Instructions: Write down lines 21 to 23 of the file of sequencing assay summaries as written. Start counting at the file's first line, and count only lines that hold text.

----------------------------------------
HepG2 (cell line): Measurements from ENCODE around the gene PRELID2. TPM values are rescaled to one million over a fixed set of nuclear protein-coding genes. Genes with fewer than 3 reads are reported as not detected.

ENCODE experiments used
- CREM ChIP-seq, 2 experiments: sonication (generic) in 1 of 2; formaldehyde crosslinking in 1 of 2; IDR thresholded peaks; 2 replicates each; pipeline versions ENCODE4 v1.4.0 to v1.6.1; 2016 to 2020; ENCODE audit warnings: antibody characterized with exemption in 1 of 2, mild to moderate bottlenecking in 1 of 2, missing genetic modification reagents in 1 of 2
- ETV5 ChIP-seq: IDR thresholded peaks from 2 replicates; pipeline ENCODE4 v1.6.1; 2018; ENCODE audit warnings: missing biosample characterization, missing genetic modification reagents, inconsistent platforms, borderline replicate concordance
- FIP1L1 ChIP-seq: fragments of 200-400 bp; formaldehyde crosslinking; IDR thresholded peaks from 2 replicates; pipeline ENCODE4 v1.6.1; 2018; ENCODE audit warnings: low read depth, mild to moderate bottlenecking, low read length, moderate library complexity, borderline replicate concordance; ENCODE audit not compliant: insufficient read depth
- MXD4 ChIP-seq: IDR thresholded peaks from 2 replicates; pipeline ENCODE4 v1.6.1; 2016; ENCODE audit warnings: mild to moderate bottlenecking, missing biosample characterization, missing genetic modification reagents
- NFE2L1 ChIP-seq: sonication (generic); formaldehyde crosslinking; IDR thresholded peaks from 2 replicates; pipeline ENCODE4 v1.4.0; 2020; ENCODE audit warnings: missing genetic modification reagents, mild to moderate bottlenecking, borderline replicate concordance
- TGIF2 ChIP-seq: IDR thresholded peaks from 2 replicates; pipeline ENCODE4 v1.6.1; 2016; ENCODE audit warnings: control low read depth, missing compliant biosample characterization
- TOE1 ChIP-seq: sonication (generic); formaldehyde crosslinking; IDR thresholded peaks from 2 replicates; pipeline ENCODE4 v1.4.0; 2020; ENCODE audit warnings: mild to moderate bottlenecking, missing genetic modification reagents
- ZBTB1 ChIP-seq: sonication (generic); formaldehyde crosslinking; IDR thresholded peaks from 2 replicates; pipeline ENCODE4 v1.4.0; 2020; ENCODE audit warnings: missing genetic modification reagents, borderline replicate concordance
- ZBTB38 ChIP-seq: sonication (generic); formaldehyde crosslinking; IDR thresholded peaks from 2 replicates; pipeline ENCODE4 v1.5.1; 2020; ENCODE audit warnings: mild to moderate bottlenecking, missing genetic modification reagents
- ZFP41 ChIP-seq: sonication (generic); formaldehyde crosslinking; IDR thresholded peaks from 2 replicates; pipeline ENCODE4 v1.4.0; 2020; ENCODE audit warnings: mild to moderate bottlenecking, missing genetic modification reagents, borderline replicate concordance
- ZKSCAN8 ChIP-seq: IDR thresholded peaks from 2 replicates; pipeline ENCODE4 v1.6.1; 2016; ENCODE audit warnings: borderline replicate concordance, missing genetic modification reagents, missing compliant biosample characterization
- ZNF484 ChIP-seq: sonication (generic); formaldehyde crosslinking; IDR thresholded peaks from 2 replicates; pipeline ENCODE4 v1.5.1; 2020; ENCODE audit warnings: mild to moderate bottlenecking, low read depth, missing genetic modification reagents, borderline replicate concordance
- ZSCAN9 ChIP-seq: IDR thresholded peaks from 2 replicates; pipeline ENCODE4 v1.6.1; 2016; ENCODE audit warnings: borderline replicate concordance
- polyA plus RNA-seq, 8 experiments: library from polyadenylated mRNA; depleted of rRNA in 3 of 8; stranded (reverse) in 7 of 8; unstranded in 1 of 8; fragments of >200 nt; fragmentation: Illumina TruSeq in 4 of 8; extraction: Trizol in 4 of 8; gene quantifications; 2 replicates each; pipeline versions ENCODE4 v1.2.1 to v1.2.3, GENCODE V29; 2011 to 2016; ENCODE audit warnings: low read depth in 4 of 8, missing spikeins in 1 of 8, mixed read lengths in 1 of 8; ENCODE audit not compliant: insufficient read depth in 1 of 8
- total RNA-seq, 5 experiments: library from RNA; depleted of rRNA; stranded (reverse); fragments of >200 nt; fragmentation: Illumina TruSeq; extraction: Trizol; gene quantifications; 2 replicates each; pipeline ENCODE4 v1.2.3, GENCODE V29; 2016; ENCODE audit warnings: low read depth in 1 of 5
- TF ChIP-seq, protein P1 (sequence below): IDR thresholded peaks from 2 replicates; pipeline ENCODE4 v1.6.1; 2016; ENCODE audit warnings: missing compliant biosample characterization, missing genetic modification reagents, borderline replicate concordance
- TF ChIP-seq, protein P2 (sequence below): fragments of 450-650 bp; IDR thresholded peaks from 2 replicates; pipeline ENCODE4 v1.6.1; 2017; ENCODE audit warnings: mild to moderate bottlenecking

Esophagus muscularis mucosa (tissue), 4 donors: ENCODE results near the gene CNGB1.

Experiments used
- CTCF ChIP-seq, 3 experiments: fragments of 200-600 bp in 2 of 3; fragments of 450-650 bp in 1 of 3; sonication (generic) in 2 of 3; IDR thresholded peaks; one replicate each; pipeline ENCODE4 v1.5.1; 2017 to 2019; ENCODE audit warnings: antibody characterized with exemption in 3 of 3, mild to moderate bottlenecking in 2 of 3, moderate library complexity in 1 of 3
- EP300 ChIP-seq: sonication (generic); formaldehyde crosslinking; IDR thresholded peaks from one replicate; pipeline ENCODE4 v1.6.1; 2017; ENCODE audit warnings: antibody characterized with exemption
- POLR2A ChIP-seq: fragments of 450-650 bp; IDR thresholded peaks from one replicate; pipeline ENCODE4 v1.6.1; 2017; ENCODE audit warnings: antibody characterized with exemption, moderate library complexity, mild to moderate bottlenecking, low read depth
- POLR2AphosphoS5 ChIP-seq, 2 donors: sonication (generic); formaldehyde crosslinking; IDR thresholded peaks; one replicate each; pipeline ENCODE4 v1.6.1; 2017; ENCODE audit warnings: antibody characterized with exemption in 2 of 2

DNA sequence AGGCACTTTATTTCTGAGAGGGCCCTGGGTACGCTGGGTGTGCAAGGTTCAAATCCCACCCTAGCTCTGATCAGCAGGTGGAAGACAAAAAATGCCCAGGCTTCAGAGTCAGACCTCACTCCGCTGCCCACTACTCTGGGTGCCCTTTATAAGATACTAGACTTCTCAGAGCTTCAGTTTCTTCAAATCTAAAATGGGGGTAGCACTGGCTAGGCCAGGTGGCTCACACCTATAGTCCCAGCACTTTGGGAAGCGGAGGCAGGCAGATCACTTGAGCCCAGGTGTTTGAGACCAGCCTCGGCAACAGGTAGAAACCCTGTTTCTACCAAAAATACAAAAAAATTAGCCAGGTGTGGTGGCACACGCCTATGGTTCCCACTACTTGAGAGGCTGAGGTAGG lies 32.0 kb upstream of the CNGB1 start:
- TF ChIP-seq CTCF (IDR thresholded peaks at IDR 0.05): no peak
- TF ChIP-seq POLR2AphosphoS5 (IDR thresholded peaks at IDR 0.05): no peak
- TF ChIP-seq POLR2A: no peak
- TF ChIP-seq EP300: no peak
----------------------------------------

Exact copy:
Experiments used
- CTCF ChIP-seq, 3 experiments: fragments of 200-600 bp in 2 of 3; fragments of 450-650 bp in 1 of 3; sonication (generic) in 2 of 3; IDR thresholded peaks; one replicate each; pipeline ENCODE4 v1.5.1; 2017 to 2019; ENCODE audit warnings: antibody characterized with exemption in 3 of 3, mild to moderate bottlenecking in 2 of 3, moderate library complexity in 1 of 3
- EP300 ChIP-seq: sonication (generic); formaldehyde crosslinking; IDR thresholded peaks from one replicate; pipeline ENCODE4 v1.6.1; 2017; ENCODE audit warnings: antibody characterized with exemption